Alexandra, Princess of Wales, also did her royal duty by giving the British monarchy a future heir, Prince Albert Victor, in 1864 with five more children to follow. Giving birth was not easy for Alexandra, all were born premature and her youngest, Prince John, was born handicapped and did not live long. Still, she was a devoted mother and was happiest when taking care of her children. She also enjoyed dancing, ice skating, riding and hunting. Queen Victoria disapproved of these pursuits for a Princess of Wales just as she disapproved of her hostility toward the Germans. Yet, as formidable a presence as the Queen could be she never managed to change Alexandra. Those who knew her had nothing but praise for the Princess of Wales who was regal and dignified in public and very affectionate, warm and friendly in private. Along with her husband she traveled extensively visiting Austria, Egypt, Greece the Crimea and had the distinction of being the woman to have dinner with the Sultan of the Ottoman Empire. She seemed the ideal royal wife and was much beloved by the public but behind the glittering fa├žade she had many burdens to bear.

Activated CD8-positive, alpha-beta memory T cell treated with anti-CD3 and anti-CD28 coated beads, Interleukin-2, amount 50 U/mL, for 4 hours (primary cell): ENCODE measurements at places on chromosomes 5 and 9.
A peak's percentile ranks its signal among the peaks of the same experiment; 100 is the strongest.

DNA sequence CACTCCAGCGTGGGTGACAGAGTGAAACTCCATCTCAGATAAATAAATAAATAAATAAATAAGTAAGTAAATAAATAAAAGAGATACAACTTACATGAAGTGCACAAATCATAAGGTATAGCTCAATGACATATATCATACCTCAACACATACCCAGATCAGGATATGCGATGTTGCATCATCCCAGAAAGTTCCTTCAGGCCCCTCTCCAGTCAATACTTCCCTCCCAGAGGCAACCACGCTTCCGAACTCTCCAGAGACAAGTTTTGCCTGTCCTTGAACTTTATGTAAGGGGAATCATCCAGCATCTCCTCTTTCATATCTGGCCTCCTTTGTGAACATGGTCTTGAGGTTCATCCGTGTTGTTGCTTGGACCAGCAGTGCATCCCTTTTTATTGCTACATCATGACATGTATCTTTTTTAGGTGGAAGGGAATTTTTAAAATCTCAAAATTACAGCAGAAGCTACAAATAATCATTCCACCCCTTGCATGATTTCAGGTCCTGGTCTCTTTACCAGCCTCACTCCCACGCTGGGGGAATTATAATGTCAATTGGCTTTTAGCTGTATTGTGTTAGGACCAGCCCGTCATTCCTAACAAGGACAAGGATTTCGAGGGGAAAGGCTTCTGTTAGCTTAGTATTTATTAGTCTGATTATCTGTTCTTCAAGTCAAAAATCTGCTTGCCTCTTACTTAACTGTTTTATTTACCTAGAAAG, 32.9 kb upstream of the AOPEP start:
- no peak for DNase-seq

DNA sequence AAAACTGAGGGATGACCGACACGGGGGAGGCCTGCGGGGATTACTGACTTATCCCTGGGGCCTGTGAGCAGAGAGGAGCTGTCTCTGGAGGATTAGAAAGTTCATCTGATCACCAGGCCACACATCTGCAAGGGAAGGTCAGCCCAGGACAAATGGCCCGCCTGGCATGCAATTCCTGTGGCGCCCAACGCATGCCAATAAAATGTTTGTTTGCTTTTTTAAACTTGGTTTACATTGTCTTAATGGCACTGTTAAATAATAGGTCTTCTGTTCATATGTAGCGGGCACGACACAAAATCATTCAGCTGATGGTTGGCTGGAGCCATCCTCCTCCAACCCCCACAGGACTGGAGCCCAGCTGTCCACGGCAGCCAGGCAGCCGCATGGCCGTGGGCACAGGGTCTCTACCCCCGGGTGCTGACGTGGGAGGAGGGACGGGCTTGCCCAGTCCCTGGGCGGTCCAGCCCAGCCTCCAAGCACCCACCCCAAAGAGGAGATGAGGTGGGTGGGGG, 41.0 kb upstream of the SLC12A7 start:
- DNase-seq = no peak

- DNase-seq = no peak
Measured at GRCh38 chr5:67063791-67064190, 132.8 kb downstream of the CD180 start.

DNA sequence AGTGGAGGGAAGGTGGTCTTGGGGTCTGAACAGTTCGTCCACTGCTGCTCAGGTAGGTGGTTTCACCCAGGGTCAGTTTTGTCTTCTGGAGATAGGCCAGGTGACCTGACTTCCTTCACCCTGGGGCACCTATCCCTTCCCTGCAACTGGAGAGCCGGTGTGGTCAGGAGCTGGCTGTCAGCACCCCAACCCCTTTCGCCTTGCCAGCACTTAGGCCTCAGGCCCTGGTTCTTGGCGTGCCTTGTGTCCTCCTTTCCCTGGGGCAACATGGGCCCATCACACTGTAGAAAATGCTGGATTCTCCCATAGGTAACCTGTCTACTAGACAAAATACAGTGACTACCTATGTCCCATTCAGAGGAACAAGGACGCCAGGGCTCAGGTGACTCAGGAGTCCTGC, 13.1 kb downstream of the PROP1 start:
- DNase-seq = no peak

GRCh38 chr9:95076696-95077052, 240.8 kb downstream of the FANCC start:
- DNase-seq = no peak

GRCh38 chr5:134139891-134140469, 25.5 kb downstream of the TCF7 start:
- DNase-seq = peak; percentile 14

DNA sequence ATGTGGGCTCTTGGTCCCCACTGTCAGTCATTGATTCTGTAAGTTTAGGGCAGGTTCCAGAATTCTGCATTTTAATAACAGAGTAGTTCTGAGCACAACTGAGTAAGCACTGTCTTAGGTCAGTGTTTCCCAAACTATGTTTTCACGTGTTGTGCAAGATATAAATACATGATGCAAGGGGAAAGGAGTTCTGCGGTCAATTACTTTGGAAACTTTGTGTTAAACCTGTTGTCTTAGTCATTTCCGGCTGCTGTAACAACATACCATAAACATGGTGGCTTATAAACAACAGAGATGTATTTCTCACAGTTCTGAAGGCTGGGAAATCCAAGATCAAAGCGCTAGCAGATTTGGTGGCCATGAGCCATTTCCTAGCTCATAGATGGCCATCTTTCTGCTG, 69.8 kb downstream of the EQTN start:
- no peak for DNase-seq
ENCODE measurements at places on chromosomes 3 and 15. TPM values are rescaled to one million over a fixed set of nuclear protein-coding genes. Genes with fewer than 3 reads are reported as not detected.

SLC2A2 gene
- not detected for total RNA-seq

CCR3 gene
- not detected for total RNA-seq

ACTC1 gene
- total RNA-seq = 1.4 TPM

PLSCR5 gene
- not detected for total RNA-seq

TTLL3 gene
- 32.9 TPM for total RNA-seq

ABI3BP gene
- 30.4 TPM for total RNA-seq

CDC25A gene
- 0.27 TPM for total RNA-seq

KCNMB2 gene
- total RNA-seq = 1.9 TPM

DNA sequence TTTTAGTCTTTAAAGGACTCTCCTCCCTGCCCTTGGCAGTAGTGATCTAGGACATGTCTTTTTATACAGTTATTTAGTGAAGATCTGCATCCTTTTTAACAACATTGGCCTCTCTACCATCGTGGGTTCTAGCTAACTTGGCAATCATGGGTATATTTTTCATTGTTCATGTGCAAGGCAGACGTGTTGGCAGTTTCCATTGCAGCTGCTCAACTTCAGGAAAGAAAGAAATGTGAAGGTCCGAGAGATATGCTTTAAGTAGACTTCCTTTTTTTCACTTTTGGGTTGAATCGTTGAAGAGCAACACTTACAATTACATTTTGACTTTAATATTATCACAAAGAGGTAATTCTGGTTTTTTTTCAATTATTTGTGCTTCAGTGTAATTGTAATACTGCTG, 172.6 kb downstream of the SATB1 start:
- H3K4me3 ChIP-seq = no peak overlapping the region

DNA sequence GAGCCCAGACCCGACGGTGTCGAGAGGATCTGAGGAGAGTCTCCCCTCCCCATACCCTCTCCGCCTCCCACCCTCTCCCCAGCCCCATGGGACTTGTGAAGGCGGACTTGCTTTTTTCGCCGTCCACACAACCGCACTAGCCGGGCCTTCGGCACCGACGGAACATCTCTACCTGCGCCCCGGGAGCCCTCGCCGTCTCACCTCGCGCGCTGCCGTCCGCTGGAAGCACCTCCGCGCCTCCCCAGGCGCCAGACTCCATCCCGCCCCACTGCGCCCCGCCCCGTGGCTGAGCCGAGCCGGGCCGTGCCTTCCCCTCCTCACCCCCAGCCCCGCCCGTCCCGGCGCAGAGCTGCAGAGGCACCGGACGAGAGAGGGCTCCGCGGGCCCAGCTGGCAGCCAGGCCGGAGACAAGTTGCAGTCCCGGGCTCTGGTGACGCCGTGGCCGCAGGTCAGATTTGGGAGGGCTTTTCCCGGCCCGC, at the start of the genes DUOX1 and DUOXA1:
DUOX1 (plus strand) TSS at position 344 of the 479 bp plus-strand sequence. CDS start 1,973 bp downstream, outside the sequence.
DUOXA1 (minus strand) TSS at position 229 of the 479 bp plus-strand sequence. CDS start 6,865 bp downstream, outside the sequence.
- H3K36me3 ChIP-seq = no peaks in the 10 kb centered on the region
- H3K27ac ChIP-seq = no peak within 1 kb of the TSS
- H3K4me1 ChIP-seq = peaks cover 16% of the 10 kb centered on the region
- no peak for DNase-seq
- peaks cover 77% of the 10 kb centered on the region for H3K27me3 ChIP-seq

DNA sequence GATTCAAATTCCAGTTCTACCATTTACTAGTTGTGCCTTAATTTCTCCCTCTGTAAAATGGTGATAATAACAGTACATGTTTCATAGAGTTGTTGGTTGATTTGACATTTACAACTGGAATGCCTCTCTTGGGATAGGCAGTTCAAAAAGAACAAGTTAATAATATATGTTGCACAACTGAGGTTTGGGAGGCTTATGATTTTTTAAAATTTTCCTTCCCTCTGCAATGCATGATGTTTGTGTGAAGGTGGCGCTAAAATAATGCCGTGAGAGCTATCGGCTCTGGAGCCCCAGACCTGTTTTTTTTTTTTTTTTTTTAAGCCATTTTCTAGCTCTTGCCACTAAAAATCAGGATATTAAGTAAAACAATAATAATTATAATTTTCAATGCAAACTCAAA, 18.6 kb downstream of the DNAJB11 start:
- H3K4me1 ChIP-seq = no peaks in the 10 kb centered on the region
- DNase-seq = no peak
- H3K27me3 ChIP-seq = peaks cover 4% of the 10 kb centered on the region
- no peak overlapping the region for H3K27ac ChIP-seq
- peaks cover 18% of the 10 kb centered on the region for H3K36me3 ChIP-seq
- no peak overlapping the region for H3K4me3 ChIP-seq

While Alexandra was faithful and quite religious, the Prince of Wales never changed his colorful lifestyle and took a succession of mistresses. None of this was a secret to Alexandra but she chose to ignore it rather than make a scene or cause further scandal. In 1867 rheumatic fever left her moderately crippled and she walked with a limp thereafter. Otosclerosis, a bone growth of the middle ear, caused her to slowly lose her hearing and brought an end to the social life she so enjoyed though she was certainly happy to spend more time with her children. Although never shown in public she was naturally distressed by the neglect of her husband during her worst bouts of illness and his frequent adultery. Eventually they lived fairly separate lives for the most part. The Prince stopped taking her with him on his foreign tours and Alix spent more time with her own relatives. She did accompany him to Russia in the aftermath of the regicide of Alexander II to comfort her sister (the new Tsarina) and as Queen Victoria became less able to get about Princess Alexandra was called upon to take up the slack. When Tsar Alexander III died the Princess of Wales again went to comfort her sister who depended greatly on her immense patience and compassion.